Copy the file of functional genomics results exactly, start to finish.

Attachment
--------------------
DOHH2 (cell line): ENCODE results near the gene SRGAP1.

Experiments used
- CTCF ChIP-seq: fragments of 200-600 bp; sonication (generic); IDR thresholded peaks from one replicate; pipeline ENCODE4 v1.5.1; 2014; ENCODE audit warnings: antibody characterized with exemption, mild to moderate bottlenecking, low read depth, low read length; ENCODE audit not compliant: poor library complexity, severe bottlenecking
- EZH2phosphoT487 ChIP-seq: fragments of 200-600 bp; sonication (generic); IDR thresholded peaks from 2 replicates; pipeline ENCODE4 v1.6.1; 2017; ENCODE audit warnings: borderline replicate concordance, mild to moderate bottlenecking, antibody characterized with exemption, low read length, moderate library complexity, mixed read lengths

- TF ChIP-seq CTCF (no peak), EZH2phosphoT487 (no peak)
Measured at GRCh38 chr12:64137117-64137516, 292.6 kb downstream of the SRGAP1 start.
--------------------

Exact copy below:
DOHH2 (cell line): ENCODE results near the gene SRGAP1.

Experiments used
- CTCF ChIP-seq: fragments of 200-600 bp; sonication (generic); IDR thresholded peaks from one replicate; pipeline ENCODE4 v1.5.1; 2014; ENCODE audit warnings: antibody characterized with exemption, mild to moderate bottlenecking, low read depth, low read length; ENCODE audit not compliant: poor library complexity, severe bottlenecking
- EZH2phosphoT487 ChIP-seq: fragments of 200-600 bp; sonication (generic); IDR thresholded peaks from 2 replicates; pipeline ENCODE4 v1.6.1; 2017; ENCODE audit warnings: borderline replicate concordance, mild to moderate bottlenecking, antibody characterized with exemption, low read length, moderate library complexity, mixed read lengths

- TF ChIP-seq CTCF (no peak), EZH2phosphoT487 (no peak)
Measured at GRCh38 chr12:64137117-64137516, 292.6 kb downstream of the SRGAP1 start.